First Day - The pilgrims cover 198 miles from Delhi to Kathgodam via Moradabad, Rampur, Haldwani. They cross the rivers Yamuna, Ganga and Ramganga W. rivers on the way. Before starting the journey, pilgrims are briefed by the Under Secretary, Ministery of External Affairs, about the Yatra and their medical check-up is done at Indo-Tibetian Border Police Centre.

Second Day - After having Breakfast at Kathgodam, the journey to Bageshwar starts. At lunch, bus reaches to Almora and lunch is served in the KMVN (Kumaon Mandal Vikas Nigam) guest house. Then there is drive uphill to Bageshwar which lies on the confluence of Gomti and Saryu.

Third Day - Visit Baijnath temple constructed in the 13th century and have breakfast in the hilly town of Bageshwar. Then travel to Chaukori—about 40 miles. Here you can view the Himalayan range form the tea estate of Chaukori. Then there is a drive downhill to Thal, uphill to Didihat where lunch is served, then downhill again to Ogla - Jauljibi and finally along the Gori river till they reach Dharchula, crossing the Gomti, Saryu, Ramganga E. and Gori on the way. One can now see the mountains of Nepal. The distance covered is 99 miles.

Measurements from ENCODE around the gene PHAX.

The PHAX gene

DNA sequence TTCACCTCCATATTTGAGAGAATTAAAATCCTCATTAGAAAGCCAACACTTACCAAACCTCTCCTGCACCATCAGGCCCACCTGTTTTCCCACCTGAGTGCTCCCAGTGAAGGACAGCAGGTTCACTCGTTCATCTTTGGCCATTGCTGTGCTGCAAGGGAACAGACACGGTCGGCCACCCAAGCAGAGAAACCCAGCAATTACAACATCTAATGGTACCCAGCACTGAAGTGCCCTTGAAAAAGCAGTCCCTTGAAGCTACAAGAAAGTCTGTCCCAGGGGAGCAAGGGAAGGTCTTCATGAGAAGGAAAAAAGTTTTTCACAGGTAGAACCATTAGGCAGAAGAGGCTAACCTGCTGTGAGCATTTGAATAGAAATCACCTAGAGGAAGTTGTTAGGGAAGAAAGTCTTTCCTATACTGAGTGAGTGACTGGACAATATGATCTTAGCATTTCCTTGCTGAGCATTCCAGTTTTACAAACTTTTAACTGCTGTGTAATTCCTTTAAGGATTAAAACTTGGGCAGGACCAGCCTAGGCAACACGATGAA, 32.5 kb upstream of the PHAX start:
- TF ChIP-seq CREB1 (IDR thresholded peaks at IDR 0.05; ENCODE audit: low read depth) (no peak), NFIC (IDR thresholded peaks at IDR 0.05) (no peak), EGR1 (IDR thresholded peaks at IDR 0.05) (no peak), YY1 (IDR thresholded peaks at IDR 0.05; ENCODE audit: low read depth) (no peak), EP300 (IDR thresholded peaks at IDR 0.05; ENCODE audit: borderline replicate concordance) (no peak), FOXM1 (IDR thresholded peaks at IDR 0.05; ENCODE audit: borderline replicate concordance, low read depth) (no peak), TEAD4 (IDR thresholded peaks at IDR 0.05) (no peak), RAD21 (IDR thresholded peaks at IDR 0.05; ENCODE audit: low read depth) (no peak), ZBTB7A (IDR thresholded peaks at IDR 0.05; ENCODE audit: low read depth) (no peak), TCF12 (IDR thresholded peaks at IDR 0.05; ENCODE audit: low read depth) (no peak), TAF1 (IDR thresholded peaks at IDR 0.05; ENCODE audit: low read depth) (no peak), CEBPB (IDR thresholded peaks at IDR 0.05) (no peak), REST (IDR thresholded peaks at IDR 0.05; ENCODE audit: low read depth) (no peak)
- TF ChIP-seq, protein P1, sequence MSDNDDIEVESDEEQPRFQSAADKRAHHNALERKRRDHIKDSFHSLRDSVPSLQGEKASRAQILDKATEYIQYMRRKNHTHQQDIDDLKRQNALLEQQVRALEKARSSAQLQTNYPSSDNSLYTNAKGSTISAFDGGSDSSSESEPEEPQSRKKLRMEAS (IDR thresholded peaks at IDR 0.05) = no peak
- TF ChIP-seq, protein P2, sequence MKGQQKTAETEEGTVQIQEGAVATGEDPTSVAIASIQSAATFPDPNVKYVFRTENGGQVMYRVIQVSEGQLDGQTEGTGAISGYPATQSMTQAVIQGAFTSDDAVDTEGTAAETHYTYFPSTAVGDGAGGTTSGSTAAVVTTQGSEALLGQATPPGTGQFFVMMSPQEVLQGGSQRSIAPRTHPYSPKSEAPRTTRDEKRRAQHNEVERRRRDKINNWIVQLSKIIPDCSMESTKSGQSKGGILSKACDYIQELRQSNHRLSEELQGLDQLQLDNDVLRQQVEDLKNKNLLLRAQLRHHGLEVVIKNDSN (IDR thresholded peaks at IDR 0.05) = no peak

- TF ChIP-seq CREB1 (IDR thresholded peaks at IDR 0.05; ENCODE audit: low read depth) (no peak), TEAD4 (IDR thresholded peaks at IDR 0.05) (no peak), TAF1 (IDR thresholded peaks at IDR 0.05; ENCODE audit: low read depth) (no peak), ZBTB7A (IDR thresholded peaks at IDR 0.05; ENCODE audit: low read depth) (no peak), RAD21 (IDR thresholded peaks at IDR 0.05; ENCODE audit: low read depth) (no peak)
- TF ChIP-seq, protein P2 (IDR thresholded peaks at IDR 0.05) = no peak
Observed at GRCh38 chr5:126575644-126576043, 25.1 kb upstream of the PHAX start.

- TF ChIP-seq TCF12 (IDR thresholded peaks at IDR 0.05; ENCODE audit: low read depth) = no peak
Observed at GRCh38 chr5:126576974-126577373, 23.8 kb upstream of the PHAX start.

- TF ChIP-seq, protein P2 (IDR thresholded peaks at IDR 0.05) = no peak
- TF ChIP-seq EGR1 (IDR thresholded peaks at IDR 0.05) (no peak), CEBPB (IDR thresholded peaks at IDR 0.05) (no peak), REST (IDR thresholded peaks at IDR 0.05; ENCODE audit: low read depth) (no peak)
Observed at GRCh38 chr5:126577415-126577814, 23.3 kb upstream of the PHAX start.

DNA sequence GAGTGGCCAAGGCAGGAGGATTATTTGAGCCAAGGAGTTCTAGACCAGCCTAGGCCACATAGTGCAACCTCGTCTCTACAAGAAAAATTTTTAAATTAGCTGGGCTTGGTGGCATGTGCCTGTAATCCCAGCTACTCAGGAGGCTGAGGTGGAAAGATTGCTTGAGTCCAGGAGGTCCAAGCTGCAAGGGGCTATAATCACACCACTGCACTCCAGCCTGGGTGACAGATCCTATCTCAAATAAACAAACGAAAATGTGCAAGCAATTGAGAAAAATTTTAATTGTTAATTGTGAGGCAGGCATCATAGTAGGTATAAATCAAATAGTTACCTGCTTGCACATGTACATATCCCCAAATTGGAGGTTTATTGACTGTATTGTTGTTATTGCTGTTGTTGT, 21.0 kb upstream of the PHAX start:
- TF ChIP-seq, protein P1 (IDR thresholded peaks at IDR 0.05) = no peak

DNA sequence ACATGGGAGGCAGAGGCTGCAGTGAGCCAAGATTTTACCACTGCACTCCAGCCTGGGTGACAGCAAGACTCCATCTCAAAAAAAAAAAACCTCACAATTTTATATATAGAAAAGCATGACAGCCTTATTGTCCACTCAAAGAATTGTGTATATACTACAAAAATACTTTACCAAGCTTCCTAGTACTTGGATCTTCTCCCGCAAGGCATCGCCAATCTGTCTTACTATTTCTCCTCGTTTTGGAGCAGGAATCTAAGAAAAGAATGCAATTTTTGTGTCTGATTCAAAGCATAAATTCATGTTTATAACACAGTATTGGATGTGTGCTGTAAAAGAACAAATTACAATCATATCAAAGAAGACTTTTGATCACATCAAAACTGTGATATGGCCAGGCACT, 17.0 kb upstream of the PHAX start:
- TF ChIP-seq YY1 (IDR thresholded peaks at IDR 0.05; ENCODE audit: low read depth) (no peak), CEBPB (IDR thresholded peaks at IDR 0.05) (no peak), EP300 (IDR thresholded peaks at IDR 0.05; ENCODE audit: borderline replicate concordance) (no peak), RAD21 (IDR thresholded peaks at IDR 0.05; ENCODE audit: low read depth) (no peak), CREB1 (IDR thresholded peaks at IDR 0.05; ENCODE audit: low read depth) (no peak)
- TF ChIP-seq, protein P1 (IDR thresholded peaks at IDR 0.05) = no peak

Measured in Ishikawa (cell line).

Fourth Day – 12 miles from Dharchula you reach the confluence of the Kali and Dhauli, and then drive on to Mangti. The Kali river winds through dense forest up to the village of Gala (8000 feet). You can reserve one of the cottage through KMVN.. There is a PWD guest house at Jipti (7,800 feet) a mile down the road.

Fifth Day - Although Gala to Buddhi (9,000 feet) via Malpa is 12 miles. To reach Malpa, about 5 miles one has to climb down 4444 steps to reach the river Kali. This place is Lakhanpur. To the right of the Kali is the Chhata fall. On the left is also a fall in Nepal. Next is the beautiful Najang fall. The Kali seems almost like a violent storm in this region. There are numerous springs and waterfalls on either side of the river; also can seen the Api - Nampa range of Nepal.

Sixth Day - Gunji (11,500 feet) is 11 miles from Budi. On reaching Chhialekh the group enters the region of Byans. The pasture of Chhialekh is strewn with grasses and flowers.